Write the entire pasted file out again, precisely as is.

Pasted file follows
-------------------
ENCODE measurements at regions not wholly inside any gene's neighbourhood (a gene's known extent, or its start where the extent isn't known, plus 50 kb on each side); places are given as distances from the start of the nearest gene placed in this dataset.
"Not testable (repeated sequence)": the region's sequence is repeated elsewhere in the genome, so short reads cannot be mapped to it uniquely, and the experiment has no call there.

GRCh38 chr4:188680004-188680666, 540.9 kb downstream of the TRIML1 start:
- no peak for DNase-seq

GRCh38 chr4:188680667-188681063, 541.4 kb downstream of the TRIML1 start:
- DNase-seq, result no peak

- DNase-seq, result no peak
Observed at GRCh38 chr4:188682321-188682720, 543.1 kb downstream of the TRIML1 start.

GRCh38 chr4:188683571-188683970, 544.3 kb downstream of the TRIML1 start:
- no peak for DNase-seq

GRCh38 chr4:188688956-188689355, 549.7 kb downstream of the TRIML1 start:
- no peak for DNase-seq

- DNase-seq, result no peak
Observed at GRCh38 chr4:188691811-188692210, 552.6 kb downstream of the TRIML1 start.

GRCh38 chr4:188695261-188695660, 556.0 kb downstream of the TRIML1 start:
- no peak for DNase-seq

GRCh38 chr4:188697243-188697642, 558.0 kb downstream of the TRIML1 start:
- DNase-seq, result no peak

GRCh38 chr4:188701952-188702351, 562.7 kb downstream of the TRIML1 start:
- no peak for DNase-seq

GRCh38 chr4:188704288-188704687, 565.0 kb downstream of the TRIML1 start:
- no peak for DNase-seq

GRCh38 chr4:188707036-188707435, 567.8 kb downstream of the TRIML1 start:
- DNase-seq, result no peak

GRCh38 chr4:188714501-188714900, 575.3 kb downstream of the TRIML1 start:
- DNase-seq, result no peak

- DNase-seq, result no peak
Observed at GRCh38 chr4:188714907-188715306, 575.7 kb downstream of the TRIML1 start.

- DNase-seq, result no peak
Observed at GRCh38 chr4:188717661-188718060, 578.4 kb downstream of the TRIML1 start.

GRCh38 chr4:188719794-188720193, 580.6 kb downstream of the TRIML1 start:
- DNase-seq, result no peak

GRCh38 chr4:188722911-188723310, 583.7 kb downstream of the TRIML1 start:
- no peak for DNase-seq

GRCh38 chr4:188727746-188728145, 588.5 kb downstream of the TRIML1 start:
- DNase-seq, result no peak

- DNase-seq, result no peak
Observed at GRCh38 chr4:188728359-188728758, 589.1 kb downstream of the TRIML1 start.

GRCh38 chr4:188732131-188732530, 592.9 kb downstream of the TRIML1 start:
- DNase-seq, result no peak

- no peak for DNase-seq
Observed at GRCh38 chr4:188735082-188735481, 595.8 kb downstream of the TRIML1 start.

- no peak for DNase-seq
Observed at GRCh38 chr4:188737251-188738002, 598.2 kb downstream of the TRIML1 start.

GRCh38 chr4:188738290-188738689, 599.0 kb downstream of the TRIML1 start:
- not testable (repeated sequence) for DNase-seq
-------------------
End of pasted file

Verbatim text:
ENCODE measurements at regions not wholly inside any gene's neighbourhood (a gene's known extent, or its start where the extent isn't known, plus 50 kb on each side); places are given as distances from the start of the nearest gene placed in this dataset.
"Not testable (repeated sequence)": the region's sequence is repeated elsewhere in the genome, so short reads cannot be mapped to it uniquely, and the experiment has no call there.

GRCh38 chr4:188680004-188680666, 540.9 kb downstream of the TRIML1 start:
- no peak for DNase-seq

GRCh38 chr4:188680667-188681063, 541.4 kb downstream of the TRIML1 start:
- DNase-seq, result no peak

- DNase-seq, result no peak
Observed at GRCh38 chr4:188682321-188682720, 543.1 kb downstream of the TRIML1 start.

GRCh38 chr4:188683571-188683970, 544.3 kb downstream of the TRIML1 start:
- no peak for DNase-seq

GRCh38 chr4:188688956-188689355, 549.7 kb downstream of the TRIML1 start:
- no peak for DNase-seq

- DNase-seq, result no peak
Observed at GRCh38 chr4:188691811-188692210, 552.6 kb downstream of the TRIML1 start.

GRCh38 chr4:188695261-188695660, 556.0 kb downstream of the TRIML1 start:
- no peak for DNase-seq

GRCh38 chr4:188697243-188697642, 558.0 kb downstream of the TRIML1 start:
- DNase-seq, result no peak

GRCh38 chr4:188701952-188702351, 562.7 kb downstream of the TRIML1 start:
- no peak for DNase-seq

GRCh38 chr4:188704288-188704687, 565.0 kb downstream of the TRIML1 start:
- no peak for DNase-seq

GRCh38 chr4:188707036-188707435, 567.8 kb downstream of the TRIML1 start:
- DNase-seq, result no peak

GRCh38 chr4:188714501-188714900, 575.3 kb downstream of the TRIML1 start:
- DNase-seq, result no peak

- DNase-seq, result no peak
Observed at GRCh38 chr4:188714907-188715306, 575.7 kb downstream of the TRIML1 start.

- DNase-seq, result no peak
Observed at GRCh38 chr4:188717661-188718060, 578.4 kb downstream of the TRIML1 start.

GRCh38 chr4:188719794-188720193, 580.6 kb downstream of the TRIML1 start:
- DNase-seq, result no peak

GRCh38 chr4:188722911-188723310, 583.7 kb downstream of the TRIML1 start:
- no peak for DNase-seq

GRCh38 chr4:188727746-188728145, 588.5 kb downstream of the TRIML1 start:
- DNase-seq, result no peak

- DNase-seq, result no peak
Observed at GRCh38 chr4:188728359-188728758, 589.1 kb downstream of the TRIML1 start.

GRCh38 chr4:188732131-188732530, 592.9 kb downstream of the TRIML1 start:
- DNase-seq, result no peak

- no peak for DNase-seq
Observed at GRCh38 chr4:188735082-188735481, 595.8 kb downstream of the TRIML1 start.

- no peak for DNase-seq
Observed at GRCh38 chr4:188737251-188738002, 598.2 kb downstream of the TRIML1 start.

GRCh38 chr4:188738290-188738689, 599.0 kb downstream of the TRIML1 start:
- not testable (repeated sequence) for DNase-seq